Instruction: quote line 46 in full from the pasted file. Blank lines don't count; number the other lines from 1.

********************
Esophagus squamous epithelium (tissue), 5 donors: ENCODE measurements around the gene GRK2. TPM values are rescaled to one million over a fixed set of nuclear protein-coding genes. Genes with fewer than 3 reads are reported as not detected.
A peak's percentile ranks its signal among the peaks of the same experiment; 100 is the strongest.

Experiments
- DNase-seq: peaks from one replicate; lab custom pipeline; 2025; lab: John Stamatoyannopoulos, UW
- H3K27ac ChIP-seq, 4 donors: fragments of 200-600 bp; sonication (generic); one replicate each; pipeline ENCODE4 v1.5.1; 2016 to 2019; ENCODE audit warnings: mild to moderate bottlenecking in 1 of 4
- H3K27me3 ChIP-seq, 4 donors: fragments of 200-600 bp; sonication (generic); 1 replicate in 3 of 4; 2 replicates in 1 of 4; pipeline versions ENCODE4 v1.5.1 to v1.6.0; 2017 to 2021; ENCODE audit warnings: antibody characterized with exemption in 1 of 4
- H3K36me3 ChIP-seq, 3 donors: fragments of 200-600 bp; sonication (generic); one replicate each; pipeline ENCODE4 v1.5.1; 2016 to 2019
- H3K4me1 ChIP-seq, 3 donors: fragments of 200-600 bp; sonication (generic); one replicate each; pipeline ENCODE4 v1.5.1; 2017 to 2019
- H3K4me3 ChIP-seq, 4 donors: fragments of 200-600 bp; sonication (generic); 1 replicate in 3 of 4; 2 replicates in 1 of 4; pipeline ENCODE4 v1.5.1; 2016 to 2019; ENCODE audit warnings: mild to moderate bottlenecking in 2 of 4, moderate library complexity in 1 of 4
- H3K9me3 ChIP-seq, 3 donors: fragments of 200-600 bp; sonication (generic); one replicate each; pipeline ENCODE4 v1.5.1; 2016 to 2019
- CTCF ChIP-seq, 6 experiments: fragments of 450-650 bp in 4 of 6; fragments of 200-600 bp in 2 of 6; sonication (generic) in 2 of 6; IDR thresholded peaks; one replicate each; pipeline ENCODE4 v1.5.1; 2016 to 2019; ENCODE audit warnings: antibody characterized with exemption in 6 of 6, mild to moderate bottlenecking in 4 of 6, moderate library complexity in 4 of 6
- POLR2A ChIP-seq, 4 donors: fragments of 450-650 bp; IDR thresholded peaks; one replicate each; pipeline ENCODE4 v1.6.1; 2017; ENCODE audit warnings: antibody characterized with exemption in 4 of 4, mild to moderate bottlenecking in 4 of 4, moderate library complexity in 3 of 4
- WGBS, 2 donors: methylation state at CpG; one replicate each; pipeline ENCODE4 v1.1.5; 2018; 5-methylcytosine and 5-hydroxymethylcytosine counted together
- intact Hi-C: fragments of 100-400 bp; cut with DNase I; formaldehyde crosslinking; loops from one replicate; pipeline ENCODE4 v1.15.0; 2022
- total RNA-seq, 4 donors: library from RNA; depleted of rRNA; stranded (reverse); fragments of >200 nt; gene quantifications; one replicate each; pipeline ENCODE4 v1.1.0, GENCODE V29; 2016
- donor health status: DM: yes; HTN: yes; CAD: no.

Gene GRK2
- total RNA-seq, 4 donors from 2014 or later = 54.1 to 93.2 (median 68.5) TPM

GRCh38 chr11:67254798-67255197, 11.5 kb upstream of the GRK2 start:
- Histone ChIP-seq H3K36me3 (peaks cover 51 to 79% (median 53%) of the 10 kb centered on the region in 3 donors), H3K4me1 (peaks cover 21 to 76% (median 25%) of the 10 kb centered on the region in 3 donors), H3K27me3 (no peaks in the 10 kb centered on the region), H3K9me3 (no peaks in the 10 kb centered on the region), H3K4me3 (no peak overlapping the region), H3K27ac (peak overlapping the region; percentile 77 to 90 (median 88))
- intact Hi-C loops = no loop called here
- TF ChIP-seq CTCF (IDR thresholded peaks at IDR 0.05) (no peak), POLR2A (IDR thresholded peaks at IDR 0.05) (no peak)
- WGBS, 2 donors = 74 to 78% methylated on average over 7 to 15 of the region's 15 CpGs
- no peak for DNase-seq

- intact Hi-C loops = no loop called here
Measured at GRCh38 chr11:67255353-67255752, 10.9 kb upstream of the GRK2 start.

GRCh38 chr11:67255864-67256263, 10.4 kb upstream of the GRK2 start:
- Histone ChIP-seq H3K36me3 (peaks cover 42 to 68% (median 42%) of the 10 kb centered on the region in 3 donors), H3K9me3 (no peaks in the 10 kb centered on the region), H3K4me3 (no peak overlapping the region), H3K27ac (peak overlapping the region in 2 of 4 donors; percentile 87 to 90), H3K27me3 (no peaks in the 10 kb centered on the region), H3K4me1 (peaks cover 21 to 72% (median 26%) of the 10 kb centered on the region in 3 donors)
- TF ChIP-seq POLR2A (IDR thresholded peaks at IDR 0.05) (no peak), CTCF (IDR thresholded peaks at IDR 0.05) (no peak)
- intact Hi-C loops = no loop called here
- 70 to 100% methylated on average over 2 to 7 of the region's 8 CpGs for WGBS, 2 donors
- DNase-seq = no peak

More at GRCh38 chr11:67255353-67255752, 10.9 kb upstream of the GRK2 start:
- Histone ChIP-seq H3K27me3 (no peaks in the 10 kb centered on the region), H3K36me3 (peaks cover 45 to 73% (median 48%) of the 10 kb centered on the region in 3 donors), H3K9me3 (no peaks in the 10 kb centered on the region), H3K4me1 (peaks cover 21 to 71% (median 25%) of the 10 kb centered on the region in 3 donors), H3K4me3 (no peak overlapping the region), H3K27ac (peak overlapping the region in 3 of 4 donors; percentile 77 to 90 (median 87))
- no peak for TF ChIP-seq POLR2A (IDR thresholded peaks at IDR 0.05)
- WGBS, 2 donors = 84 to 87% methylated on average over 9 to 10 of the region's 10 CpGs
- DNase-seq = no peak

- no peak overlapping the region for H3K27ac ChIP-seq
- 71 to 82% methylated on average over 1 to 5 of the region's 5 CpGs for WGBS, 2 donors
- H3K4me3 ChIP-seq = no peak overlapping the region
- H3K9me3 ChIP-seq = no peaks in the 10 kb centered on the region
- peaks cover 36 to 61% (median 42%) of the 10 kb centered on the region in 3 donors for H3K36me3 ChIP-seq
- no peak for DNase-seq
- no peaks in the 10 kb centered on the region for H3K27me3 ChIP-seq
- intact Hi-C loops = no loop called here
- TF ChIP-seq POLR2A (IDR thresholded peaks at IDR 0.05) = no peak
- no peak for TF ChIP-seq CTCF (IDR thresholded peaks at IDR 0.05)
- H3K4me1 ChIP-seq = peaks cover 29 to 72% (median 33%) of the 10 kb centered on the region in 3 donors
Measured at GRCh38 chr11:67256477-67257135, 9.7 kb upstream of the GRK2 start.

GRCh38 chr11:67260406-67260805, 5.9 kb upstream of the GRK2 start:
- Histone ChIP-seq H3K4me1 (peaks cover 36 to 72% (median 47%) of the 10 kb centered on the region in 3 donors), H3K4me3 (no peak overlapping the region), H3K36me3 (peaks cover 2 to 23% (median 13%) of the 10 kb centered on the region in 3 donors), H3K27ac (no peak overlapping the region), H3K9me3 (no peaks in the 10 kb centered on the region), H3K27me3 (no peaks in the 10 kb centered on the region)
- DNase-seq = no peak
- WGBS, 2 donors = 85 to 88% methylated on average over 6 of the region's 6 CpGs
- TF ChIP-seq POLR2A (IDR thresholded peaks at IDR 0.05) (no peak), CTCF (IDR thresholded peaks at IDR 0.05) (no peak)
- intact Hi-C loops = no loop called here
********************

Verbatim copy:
- TF ChIP-seq POLR2A (IDR thresholded peaks at IDR 0.05) = no peak